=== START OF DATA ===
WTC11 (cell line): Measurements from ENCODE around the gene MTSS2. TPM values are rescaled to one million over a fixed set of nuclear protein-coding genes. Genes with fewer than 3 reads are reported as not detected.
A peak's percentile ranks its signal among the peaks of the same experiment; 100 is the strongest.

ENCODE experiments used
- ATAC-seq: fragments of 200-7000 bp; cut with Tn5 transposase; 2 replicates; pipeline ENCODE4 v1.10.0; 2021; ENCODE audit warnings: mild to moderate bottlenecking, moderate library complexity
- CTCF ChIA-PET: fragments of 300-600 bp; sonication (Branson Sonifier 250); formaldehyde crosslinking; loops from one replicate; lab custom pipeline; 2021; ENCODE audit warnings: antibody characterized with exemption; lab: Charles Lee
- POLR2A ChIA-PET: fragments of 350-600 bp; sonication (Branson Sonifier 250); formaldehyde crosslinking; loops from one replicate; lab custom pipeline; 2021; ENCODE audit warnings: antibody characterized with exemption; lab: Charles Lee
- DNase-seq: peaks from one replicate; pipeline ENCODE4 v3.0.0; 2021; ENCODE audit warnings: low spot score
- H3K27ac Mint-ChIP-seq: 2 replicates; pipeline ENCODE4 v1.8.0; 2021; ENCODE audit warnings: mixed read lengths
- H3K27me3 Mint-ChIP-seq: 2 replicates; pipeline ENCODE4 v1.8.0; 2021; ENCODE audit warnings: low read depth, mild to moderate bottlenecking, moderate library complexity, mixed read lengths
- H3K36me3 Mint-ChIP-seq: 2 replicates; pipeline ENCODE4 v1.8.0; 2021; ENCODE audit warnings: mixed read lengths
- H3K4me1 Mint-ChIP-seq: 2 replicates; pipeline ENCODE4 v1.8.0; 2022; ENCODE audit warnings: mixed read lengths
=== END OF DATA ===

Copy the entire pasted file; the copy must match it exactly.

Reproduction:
WTC11 (cell line): Measurements from ENCODE around the gene MTSS2. TPM values are rescaled to one million over a fixed set of nuclear protein-coding genes. Genes with fewer than 3 reads are reported as not detected.
A peak's percentile ranks its signal among the peaks of the same experiment; 100 is the strongest.

ENCODE experiments used
- ATAC-seq: fragments of 200-7000 bp; cut with Tn5 transposase; 2 replicates; pipeline ENCODE4 v1.10.0; 2021; ENCODE audit warnings: mild to moderate bottlenecking, moderate library complexity
- CTCF ChIA-PET: fragments of 300-600 bp; sonication (Branson Sonifier 250); formaldehyde crosslinking; loops from one replicate; lab custom pipeline; 2021; ENCODE audit warnings: antibody characterized with exemption; lab: Charles Lee
- POLR2A ChIA-PET: fragments of 350-600 bp; sonication (Branson Sonifier 250); formaldehyde crosslinking; loops from one replicate; lab custom pipeline; 2021; ENCODE audit warnings: antibody characterized with exemption; lab: Charles Lee
- DNase-seq: peaks from one replicate; pipeline ENCODE4 v3.0.0; 2021; ENCODE audit warnings: low spot score
- H3K27ac Mint-ChIP-seq: 2 replicates; pipeline ENCODE4 v1.8.0; 2021; ENCODE audit warnings: mixed read lengths
- H3K27me3 Mint-ChIP-seq: 2 replicates; pipeline ENCODE4 v1.8.0; 2021; ENCODE audit warnings: low read depth, mild to moderate bottlenecking, moderate library complexity, mixed read lengths
- H3K36me3 Mint-ChIP-seq: 2 replicates; pipeline ENCODE4 v1.8.0; 2021; ENCODE audit warnings: mixed read lengths
- H3K4me1 Mint-ChIP-seq: 2 replicates; pipeline ENCODE4 v1.8.0; 2022; ENCODE audit warnings: mixed read lengths